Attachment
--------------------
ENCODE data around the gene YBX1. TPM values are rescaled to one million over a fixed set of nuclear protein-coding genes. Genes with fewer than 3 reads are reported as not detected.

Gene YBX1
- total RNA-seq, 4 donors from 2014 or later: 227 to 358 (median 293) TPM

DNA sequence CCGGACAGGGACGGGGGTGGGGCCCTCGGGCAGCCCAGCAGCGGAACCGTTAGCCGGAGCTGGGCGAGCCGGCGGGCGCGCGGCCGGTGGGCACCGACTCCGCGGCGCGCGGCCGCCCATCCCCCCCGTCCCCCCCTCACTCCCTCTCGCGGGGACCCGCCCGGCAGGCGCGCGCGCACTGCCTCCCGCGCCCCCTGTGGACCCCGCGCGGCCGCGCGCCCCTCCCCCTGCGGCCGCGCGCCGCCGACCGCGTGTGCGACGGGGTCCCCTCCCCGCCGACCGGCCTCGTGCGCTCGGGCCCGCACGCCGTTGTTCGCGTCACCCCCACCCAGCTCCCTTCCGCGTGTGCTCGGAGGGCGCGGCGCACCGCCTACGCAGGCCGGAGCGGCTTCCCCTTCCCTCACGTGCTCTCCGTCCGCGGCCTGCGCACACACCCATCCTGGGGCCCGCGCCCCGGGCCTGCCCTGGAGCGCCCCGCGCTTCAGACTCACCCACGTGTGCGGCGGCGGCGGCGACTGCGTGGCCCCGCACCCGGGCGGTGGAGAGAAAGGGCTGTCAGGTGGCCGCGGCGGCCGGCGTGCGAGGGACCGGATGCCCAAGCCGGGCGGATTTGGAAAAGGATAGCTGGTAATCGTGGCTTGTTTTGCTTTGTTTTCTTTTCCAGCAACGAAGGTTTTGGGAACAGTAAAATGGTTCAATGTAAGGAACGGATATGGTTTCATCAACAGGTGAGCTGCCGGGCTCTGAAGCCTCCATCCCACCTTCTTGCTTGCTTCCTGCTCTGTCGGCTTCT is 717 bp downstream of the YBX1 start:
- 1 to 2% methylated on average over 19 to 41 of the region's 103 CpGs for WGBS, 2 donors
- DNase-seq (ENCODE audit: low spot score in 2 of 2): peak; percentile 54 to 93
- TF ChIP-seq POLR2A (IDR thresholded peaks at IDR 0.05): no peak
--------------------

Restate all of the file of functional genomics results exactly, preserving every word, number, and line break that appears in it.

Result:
ENCODE data around the gene YBX1. TPM values are rescaled to one million over a fixed set of nuclear protein-coding genes. Genes with fewer than 3 reads are reported as not detected.

Gene YBX1
- total RNA-seq, 4 donors from 2014 or later: 227 to 358 (median 293) TPM

DNA sequence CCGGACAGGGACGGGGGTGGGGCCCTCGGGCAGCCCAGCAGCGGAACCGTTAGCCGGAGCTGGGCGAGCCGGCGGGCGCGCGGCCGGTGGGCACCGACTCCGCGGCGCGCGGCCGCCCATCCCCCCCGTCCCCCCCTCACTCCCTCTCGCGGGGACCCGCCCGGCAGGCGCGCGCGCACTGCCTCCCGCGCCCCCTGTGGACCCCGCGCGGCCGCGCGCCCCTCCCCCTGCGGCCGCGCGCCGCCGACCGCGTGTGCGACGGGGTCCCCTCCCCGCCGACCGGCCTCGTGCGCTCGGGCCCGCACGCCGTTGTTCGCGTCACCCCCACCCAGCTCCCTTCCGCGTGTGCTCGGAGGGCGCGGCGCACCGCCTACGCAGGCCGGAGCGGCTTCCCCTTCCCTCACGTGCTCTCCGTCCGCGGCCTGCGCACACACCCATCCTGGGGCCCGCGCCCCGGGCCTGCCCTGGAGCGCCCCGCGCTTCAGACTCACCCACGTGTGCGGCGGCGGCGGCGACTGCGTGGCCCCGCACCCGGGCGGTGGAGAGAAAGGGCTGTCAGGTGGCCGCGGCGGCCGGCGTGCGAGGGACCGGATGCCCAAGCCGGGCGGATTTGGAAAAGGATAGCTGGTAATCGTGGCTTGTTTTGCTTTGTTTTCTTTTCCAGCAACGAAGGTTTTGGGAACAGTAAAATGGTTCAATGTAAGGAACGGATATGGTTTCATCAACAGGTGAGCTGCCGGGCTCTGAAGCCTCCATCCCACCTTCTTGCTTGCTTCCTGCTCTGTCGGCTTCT is 717 bp downstream of the YBX1 start:
- 1 to 2% methylated on average over 19 to 41 of the region's 103 CpGs for WGBS, 2 donors
- DNase-seq (ENCODE audit: low spot score in 2 of 2): peak; percentile 54 to 93
- TF ChIP-seq POLR2A (IDR thresholded peaks at IDR 0.05): no peak